§ LORD EUSTACE CECIL
asked the Surveyor General of the Ordnance, Whether he could give the House any further information as to the nature and cause of the terrible accident at Shoeburyness yesterday afternoon?
§ MR. BRAND
It is impossible for me to express adequately in words the sorrow which I feel, and the sorrow which must be universally felt, on account of the loss of valuable lives by the terrible catastrophe which occurred yesterday at Shoeburyness. Departmental experiments were being made by Colonel Lyon with the delay-action percussion fuses. At about 3.30 P.M. they were fixing a fuse in a 6-inch breech-loading live shell, when it exploded, the result being that several of those around were killed or wounded. Colonel Fox-Strang-ways has since died; Colonel Lyon, Superintendent, Royal Laboratory, has also succumbed; Captain Gould-Adams is also dead; Major Bally, E.A., Instructor in Gunnery, is severely wounded; Sergeant-Major Day kin has since died; Gunner Allen was killed; Gunners Underwood, Webb, and M'Annalla were severely wounded. Mr. Lowe, assistant manager of the Royal Laboratories, and also an employé (Mr. Rance), were wounded. The catastrophe is being inquired into by a Court at Shoeburyness, and a Report will be submitted as soon as it has been received. Since I have been in the House a note has been put into my hands, to the effect that the wounded officers and men are doing well.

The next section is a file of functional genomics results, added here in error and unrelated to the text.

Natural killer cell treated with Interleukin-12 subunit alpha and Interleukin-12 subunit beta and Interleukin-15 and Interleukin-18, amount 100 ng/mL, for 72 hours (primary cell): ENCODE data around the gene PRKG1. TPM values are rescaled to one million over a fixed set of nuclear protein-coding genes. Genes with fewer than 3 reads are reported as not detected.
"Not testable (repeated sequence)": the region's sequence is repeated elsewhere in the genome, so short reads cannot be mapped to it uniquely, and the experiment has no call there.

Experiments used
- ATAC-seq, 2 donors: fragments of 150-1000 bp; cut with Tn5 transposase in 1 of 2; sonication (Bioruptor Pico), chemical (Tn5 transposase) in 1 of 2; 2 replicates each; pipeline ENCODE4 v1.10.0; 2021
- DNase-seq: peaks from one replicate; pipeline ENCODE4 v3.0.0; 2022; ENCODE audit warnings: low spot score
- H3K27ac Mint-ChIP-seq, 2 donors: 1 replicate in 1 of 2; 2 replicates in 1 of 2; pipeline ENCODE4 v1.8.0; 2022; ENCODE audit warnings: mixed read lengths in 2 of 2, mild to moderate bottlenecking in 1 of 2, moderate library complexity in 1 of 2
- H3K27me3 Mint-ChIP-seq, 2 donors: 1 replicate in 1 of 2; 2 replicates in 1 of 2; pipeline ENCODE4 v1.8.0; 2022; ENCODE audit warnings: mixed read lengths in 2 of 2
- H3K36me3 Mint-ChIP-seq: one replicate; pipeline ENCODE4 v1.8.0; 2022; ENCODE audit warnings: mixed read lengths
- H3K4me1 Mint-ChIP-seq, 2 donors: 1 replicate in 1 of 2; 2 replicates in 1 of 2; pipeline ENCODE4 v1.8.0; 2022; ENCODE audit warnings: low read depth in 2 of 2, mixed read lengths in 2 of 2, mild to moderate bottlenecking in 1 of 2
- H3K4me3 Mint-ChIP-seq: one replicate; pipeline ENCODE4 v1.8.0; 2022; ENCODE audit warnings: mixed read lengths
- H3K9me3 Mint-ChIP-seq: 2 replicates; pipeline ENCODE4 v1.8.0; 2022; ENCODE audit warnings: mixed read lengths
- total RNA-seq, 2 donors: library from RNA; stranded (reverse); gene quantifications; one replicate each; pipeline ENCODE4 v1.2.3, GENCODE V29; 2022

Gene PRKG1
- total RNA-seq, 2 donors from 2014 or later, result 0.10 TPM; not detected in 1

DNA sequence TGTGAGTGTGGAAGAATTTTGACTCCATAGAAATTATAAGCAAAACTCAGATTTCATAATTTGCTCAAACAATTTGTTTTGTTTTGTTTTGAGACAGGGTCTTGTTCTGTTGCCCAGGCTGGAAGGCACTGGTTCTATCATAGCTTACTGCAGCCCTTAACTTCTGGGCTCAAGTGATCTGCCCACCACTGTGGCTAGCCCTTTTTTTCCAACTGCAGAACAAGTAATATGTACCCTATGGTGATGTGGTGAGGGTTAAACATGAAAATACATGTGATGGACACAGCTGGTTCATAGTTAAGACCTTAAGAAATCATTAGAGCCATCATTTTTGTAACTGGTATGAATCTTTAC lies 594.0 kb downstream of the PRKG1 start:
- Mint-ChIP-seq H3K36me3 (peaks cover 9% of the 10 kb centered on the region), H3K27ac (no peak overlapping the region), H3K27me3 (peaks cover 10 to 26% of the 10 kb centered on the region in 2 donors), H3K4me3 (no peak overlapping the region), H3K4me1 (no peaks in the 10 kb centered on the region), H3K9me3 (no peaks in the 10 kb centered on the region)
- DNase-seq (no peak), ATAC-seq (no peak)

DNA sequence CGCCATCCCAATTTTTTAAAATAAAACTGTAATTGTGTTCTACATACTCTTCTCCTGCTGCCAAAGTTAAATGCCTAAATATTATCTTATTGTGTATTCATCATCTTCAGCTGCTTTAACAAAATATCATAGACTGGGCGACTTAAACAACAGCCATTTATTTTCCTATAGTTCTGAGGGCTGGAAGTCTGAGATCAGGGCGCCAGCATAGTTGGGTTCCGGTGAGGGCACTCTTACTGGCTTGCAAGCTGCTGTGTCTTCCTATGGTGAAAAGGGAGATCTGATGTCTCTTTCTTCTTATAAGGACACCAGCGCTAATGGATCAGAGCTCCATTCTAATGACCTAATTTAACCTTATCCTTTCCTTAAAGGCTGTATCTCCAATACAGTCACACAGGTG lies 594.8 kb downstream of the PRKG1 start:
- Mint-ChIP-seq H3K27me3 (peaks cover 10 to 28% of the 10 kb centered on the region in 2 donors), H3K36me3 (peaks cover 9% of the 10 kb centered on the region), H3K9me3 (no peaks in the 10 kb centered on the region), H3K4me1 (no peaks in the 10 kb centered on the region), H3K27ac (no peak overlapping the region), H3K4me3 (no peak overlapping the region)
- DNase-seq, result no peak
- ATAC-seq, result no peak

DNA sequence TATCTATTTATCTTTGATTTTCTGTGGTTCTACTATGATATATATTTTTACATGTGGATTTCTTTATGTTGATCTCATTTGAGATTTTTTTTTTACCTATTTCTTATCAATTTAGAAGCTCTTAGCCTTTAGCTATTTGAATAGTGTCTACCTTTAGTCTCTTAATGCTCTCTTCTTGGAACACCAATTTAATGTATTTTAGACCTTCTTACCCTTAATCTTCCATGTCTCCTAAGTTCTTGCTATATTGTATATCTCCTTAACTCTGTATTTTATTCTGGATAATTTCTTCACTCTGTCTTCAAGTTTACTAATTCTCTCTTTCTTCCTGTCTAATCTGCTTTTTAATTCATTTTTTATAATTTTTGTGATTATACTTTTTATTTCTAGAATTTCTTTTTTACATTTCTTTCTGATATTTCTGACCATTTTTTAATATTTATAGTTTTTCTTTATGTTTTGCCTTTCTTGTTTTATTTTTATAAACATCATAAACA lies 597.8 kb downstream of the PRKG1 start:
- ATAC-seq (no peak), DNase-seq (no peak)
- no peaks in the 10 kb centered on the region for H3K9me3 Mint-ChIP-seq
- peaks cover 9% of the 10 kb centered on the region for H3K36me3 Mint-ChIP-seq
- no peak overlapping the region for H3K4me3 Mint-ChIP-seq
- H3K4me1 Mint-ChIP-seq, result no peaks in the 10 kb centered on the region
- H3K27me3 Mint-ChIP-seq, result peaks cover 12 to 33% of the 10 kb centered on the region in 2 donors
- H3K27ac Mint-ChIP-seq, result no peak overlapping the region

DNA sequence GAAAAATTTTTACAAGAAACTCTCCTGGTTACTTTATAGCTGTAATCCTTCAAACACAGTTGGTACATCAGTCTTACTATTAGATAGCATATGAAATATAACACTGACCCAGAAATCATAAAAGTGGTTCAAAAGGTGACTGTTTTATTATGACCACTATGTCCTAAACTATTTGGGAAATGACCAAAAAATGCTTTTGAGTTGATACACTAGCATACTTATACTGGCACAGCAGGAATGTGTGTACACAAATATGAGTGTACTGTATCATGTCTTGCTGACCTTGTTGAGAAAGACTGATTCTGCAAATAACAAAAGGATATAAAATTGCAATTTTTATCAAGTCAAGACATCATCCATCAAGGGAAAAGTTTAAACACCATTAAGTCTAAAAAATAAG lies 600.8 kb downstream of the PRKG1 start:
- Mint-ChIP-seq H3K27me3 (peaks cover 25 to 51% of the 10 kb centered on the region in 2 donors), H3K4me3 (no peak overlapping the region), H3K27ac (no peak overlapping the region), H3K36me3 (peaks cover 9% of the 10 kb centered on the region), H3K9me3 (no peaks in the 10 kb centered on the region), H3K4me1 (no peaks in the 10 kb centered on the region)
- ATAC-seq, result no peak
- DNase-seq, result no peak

§ COLONEL NOLAN
asked, whether the families of the officers and men killed yesterday at Shoeburyness would be treated in the same manner as if these officers and men had been killed in action?
THE MARQUESS OF HARTINGTON
The families of the warrant' officers and men would be treated in the same way 1622 as if the men had been killed in action The families of officers killed in the execution of their duty otherwise than in action receive the intermediate scale of pension as laid down in the Royal Warrant.